Five Finger Fillet.
The games had started innocently
with the radiators on maximum –
as the Christmas snow
twisted and turned outside.
I wasn’t even that competitive but
the explosive reaction
that I’d get from
my brother was always worth it.
I was button bashed
at Rocket League,
thrashed at Ping Pong,
but I smashed him at
Shut The Box
and after my brother
then lost at Ker Plunk –
he vowed to beat me
after he’d rolled
Once, the twenty minute ceasefire
drew to an end my brother ran off
to the kitchen –
returning red eyed and grinning with
a chopping board, kitchen knife
“Five finger fillet!” he said.
“Really?” I replied.
“We’d play it all the time when I was
working out at sea –
those rough waves were
good teachers! Now, put your
hand on the chopping board!”
“Aren’t you supposed to use
your own hand?”
“That’s no fun!”
“The whole thing looks far from fun.”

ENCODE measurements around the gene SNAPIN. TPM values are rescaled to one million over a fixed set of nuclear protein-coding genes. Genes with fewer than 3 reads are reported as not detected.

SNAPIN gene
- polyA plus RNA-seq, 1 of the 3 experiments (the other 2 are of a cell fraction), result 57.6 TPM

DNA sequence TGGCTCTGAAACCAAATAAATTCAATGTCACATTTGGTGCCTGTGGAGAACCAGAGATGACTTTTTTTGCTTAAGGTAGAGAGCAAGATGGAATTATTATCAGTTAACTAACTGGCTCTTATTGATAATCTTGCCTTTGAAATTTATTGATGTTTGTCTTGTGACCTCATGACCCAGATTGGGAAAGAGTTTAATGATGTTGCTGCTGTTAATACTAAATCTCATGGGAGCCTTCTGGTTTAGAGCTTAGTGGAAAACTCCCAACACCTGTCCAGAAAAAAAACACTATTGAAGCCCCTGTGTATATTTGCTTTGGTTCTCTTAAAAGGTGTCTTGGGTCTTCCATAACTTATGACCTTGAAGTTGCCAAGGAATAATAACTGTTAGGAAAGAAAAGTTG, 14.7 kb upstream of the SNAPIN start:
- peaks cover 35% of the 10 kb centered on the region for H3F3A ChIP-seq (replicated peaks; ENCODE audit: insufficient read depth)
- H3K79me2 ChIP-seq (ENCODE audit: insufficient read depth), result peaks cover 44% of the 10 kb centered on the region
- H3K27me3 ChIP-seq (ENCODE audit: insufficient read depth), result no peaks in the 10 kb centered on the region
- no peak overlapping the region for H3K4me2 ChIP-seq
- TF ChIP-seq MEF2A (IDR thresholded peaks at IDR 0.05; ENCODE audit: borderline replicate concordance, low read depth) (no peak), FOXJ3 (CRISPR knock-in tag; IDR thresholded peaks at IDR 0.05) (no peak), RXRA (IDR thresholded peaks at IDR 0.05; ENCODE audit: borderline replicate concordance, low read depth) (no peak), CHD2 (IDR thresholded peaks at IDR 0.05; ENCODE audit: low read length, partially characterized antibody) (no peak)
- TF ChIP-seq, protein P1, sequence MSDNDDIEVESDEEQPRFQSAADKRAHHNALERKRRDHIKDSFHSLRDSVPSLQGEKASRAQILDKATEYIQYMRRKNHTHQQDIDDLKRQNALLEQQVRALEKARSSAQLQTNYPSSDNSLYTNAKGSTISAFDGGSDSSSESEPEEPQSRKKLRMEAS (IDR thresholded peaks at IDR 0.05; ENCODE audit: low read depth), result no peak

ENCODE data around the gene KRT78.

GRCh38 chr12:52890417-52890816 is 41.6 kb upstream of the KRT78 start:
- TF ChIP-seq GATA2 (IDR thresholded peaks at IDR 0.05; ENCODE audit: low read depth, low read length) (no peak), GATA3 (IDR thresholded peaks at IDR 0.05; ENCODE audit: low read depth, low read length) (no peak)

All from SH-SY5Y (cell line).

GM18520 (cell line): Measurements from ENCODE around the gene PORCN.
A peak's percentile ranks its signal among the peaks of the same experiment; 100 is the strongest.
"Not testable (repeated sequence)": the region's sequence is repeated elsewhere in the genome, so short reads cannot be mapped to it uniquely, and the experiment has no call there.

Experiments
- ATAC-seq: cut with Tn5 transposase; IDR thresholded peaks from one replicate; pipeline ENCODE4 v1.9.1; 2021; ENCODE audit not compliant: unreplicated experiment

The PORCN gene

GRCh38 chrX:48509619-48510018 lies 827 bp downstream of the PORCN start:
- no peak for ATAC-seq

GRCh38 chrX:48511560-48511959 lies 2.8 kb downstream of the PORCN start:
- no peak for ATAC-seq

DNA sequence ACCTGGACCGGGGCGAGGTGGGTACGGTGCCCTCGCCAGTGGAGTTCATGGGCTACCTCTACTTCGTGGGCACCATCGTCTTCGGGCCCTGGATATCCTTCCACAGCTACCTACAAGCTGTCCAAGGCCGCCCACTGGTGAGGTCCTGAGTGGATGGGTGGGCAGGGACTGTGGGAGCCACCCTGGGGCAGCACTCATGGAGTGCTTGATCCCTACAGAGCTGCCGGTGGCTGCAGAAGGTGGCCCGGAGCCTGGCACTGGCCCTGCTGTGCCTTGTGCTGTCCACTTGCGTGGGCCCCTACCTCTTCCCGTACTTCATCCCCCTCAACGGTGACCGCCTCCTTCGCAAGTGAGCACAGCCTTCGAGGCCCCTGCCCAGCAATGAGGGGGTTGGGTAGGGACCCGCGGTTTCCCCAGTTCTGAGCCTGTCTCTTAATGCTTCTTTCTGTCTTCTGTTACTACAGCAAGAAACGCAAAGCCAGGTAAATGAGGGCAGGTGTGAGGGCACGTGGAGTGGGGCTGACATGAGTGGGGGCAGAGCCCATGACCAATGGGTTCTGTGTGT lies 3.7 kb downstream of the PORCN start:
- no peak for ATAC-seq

“Fine, start with me.” my brother said
and put his hand on the chopping
My brother then set the stopwatch
for a minute stretched out his pinkie
and thumb, as he then counted
whilst I built up momentum before
the stopwatch sounded.
“48 stabs!” my brother shouted.
“It was more than that!” I argued.
“I was counting them.”
“Fine, now it’s my turn to count.”
I got the stopwatch ready and
put my hand on the chopping board,
like some slab of meat
in front of a butcher.
“Go!” I said.
With a deep concentration I counted
the knife once –
before I felt a searing pain
as the blade pierced my finger
and saw blood on the chopping board.
“You got my fucking hand!
You did that on purpose!” I said.
“What?” he replied.
He put the knife back down,
before I pushed him onto the floor
as he performed some strange
wrestling manoeuvre and I flew back
onto the shelving unit,
taking him with me –
as a vase toppled off and landed
on his shoulder
shattering into a million pieces.
Then there was silence.
I had no idea if he’d just
lost five finger fillet –
or he’d secretly won by stabbing me,
but he looked over and grinned,
holding his shoulder
as I held my hand
knowing that the games were over
and that life wasn’t something won
it was something that you played,
or at least it played you.